This is a BEAUTIFUL book, and hands-down one of the best books on effective learning out there, especially if you’re an educator.

The two books cover quite similar ground, but Make It Stick reads more like a novel, with rich anecdotes and case studies, whereas Understanding How We Learn goes deeper on the underlying science, doing an excellent job of explaining the psychology and neuroscience of memory in simple terms.

Both books cater to all three types of readers (teachers, students, parents), but I normally recommend Make It Stick if you’re a student or parent, and Understanding How We Learn if you’re a teacher.

P.S. click here to hear from co-author Dr Yana Weinstein on the Exam Study Expert podcast!

Understanding How We Learn

Moonwalking With Einstein

Book in a sentence:

The art and science of remembering everything – based on a journalist’s experience of training to become a “memory athlete”.

My take:

An electrifying ride, with some really nice explanations of the memory science, and why our memory is so important to who we are.

It’s great fun and very inspirational, but be discerning about applying the messages to your learning – studying for a test generally requires different memory skills to memory athletics.

Moonwalking With Einstein

Learning How To Learn & A Mind For Numbers

Books in a sentence:

Dr Barbara Oakley has dedicated her life to teaching students how to learn effectively, these books set out the secrets that even dedicated and successful students wish they’d known earlier.

My take:

A Mind For Numbers is aimed at older students, e.g. high school and university level (NB: not just if you’re studying Math(s) / engineering), and Learning How To Learn is more for younger children, e.g middle school and below.

Learning To Learn and A Mind For Numbers

Books about studying productively

For books about studying productively, I think you’d be hard-pressed to find better than Eat That Frog – For Students by Brian Tracy and Anna Leinberger, The Productivity Project and Hyperfocus by Chris Bailey, The Procrastination Equation by Dr Piers Steel and Deep Work by Cal Newport. I also like David Allen’s Getting Things Done, but it’s much more relevant to a workplace setting rather than studying, so I didn’t include it here.

Eat That Frog – For Students

Books in a sentence:

Ingenious strategies to stop procrastinating and take control of your time, letting you get through your to-do list and excel in your courses.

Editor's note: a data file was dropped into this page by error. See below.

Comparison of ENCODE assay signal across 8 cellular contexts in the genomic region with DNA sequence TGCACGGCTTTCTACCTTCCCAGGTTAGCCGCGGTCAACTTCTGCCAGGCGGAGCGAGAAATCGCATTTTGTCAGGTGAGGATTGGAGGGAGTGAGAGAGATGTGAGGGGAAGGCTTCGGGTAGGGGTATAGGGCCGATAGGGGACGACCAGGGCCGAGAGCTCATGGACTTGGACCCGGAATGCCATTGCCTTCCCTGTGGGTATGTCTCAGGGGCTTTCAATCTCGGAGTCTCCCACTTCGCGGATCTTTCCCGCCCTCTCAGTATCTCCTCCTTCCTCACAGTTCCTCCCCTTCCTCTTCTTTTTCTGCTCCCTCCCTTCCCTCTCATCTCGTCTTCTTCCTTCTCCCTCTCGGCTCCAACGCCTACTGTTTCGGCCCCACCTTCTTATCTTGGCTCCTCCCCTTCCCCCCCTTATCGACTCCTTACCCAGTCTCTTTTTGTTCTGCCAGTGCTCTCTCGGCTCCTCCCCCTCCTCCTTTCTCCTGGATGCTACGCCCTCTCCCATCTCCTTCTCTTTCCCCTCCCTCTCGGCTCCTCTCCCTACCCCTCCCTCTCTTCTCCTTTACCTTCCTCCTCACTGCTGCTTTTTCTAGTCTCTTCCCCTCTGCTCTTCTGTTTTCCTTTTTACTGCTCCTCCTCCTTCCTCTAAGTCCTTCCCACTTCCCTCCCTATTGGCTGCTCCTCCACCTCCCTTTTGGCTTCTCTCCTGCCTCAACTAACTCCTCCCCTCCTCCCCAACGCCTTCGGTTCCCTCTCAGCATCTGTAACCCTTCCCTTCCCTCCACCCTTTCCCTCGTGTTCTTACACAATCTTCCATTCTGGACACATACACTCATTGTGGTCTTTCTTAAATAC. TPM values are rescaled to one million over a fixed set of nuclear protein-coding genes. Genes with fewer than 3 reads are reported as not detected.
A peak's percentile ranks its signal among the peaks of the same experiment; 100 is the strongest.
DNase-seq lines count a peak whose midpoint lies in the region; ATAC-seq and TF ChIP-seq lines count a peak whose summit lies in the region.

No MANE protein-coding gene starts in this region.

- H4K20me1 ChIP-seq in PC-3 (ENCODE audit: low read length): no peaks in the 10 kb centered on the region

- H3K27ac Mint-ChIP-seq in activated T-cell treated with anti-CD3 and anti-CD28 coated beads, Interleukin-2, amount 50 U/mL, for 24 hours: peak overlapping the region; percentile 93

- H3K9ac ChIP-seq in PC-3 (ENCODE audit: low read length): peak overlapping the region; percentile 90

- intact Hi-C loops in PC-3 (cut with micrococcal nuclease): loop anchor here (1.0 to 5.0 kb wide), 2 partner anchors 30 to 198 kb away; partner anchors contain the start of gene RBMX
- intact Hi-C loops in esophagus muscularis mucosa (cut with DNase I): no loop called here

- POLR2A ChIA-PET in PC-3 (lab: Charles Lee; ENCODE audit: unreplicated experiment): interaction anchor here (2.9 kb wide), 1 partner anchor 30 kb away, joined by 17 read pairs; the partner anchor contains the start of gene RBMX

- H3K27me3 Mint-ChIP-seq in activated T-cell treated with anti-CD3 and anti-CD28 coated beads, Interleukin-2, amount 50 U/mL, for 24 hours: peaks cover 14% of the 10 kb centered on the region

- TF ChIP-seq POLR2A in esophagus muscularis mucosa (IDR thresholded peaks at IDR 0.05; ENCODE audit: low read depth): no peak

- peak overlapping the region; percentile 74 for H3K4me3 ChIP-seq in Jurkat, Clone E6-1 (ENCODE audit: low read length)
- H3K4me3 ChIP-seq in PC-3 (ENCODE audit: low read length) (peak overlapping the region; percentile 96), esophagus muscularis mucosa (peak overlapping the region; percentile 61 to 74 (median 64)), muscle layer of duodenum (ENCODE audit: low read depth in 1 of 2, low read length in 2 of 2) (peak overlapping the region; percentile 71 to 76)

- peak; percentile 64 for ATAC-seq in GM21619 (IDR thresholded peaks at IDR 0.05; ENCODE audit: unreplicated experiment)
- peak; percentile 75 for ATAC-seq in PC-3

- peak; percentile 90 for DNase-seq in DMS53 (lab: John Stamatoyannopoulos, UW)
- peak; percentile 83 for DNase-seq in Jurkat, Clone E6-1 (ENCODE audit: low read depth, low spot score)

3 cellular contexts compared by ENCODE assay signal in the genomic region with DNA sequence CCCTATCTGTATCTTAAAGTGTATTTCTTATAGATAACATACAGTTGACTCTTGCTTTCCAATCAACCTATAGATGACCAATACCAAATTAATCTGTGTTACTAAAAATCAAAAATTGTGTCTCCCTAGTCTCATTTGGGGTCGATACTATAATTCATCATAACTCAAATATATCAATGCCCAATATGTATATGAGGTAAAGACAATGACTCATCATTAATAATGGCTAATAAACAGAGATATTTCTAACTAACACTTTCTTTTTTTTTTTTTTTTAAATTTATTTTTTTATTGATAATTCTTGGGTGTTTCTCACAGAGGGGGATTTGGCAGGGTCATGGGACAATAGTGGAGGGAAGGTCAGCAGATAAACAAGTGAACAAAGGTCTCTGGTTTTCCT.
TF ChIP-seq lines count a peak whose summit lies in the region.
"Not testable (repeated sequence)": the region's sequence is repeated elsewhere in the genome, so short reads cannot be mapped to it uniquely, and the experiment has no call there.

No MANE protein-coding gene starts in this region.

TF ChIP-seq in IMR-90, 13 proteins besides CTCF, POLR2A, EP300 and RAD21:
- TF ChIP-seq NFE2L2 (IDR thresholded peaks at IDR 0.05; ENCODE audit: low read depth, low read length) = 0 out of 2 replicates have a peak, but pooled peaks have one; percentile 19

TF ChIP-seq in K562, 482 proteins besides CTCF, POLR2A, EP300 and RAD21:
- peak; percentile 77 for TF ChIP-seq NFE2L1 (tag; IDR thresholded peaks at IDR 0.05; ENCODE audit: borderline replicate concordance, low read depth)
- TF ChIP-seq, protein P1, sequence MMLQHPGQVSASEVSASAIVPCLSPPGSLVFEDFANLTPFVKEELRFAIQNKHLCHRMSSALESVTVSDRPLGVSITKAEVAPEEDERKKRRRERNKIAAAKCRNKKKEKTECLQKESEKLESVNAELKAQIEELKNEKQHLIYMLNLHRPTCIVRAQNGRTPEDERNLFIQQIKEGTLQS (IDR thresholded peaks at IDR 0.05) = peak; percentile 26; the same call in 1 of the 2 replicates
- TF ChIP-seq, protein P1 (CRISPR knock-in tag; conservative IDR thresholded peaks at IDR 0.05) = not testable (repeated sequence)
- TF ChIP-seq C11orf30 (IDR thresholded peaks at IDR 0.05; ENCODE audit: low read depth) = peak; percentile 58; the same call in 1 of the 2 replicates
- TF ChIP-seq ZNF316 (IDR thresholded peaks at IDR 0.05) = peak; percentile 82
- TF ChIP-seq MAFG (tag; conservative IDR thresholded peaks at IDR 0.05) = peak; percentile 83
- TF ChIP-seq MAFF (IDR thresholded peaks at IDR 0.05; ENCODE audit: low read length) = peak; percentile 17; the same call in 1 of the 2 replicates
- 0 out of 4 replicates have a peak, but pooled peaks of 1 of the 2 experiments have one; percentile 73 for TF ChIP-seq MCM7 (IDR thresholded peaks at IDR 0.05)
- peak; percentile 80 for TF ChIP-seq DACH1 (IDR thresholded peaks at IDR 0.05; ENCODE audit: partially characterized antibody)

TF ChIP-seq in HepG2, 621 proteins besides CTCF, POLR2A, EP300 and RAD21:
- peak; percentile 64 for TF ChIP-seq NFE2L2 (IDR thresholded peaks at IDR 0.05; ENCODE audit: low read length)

My take:

I’ve long been a fan of Brian Tracy’s incredibly practical techniques to master your time and get things done. So I was hugely excited to see him bring out a special version of his 2.5-million copy bestseller, re-written from the ground up especially for students.

A must-read in my book!

P.S. You can hear Brian in a special episode of the Exam Study Expert podcast

 

Book Cover

The Productivity Project & Hyperfocus

Books in a sentence:

Brilliant introductions to the world of strategies that can help you get more productive and stay focused.

My take:

Chris draws on his very deep reading of the research literature as well as his own (extensive!) experience putting various productivity strategies to the test.

Honestly, the fortnight after I first read The Productivity Project was the most productive I HAVE EVER BEEN IN MY LIFE – and I made lasting changes that have stuck with me, helping me get more done in less time ever since.

The Productivity Project and Hyperfocus

The Procrastination Equation

Book in a sentence:

This book will solve your problems of procrastination and get you motivated to live the life you want.

My take:

The other authors in this section, Chris and Cal, are great guys; well-informed, smart, and brilliant writers and their books come highly recommended by me.

But I appreciated The Procrastination Equation because it’s a rare book on productivity that’s actually written by a research scientist. Dr Steel set out to solve the mystery of why we procrastinate in his career, and his findings make for fascinating and very actionable reading.

The Procrastination Equation

Deep Work

Book in a sentence:

Our frazzled mind is trying to do a thousand things at once, and failing at them all – if you can cut out the distractions and focus, you will get FAR more quality work done.

My take:

Cal Newport really made his name with the “deep work” idea, and it’s had a powerful impact on my life.

As my dislike of distraction has grown, I’ve got more and more done, and produced better and better work…

And only slightly irked my dear wife in the process…

Deep Work

Five BRILLIANT books about smarter study habits and work-life balance

The next section is all about books that help you find a healthy work-life balance, and adopt smarter habits and routines for maximum results without going nuts in the process. Here, I’ve gone for Switch by Chip and Dan Heath, Atomic Habits by James Clear, Why We Sleep by Matthew Walker, Better Than Before by Gretchen Ruben and The Lazy Genius Way by Kendra Adachi.

Switch

Book in a sentence:

Change is hard – but it doesn’t have to be, deceptively simple methods can yield extraordinary results.

My take:

I blew through this book in about 24 hours.

It was a wild read, packed with actionable tips and tricks for doing things differently

Especially useful if you’re a teacher or parent trying to influence hesitant students to do things differently!

Switch

Why We Sleep

Book in a sentence: